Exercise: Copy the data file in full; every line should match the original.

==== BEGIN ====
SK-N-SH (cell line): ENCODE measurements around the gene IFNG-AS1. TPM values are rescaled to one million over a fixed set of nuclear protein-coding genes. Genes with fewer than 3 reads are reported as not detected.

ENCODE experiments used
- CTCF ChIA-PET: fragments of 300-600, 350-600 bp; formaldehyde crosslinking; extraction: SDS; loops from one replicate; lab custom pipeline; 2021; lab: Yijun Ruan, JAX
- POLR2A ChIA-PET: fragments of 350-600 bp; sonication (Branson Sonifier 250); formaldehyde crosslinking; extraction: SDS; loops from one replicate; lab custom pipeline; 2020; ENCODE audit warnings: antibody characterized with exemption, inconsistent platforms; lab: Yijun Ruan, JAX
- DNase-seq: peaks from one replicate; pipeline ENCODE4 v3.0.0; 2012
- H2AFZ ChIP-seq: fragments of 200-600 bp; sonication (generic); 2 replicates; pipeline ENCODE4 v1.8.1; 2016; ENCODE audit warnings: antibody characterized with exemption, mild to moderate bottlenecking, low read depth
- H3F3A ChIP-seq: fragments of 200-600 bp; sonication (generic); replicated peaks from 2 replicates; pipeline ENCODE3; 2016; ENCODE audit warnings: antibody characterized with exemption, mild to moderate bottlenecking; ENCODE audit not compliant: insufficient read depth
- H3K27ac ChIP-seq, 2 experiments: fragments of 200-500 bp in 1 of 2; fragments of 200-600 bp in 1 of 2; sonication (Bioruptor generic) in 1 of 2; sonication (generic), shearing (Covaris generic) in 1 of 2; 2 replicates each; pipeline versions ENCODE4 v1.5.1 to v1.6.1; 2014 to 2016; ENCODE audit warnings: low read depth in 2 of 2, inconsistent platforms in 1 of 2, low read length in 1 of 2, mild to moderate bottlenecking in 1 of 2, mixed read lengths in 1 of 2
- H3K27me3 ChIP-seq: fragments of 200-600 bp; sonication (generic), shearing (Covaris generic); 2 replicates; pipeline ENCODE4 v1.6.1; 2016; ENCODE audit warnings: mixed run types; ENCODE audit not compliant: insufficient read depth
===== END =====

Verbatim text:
SK-N-SH (cell line): ENCODE measurements around the gene IFNG-AS1. TPM values are rescaled to one million over a fixed set of nuclear protein-coding genes. Genes with fewer than 3 reads are reported as not detected.

ENCODE experiments used
- CTCF ChIA-PET: fragments of 300-600, 350-600 bp; formaldehyde crosslinking; extraction: SDS; loops from one replicate; lab custom pipeline; 2021; lab: Yijun Ruan, JAX
- POLR2A ChIA-PET: fragments of 350-600 bp; sonication (Branson Sonifier 250); formaldehyde crosslinking; extraction: SDS; loops from one replicate; lab custom pipeline; 2020; ENCODE audit warnings: antibody characterized with exemption, inconsistent platforms; lab: Yijun Ruan, JAX
- DNase-seq: peaks from one replicate; pipeline ENCODE4 v3.0.0; 2012
- H2AFZ ChIP-seq: fragments of 200-600 bp; sonication (generic); 2 replicates; pipeline ENCODE4 v1.8.1; 2016; ENCODE audit warnings: antibody characterized with exemption, mild to moderate bottlenecking, low read depth
- H3F3A ChIP-seq: fragments of 200-600 bp; sonication (generic); replicated peaks from 2 replicates; pipeline ENCODE3; 2016; ENCODE audit warnings: antibody characterized with exemption, mild to moderate bottlenecking; ENCODE audit not compliant: insufficient read depth
- H3K27ac ChIP-seq, 2 experiments: fragments of 200-500 bp in 1 of 2; fragments of 200-600 bp in 1 of 2; sonication (Bioruptor generic) in 1 of 2; sonication (generic), shearing (Covaris generic) in 1 of 2; 2 replicates each; pipeline versions ENCODE4 v1.5.1 to v1.6.1; 2014 to 2016; ENCODE audit warnings: low read depth in 2 of 2, inconsistent platforms in 1 of 2, low read length in 1 of 2, mild to moderate bottlenecking in 1 of 2, mixed read lengths in 1 of 2
- H3K27me3 ChIP-seq: fragments of 200-600 bp; sonication (generic), shearing (Covaris generic); 2 replicates; pipeline ENCODE4 v1.6.1; 2016; ENCODE audit warnings: mixed run types; ENCODE audit not compliant: insufficient read depth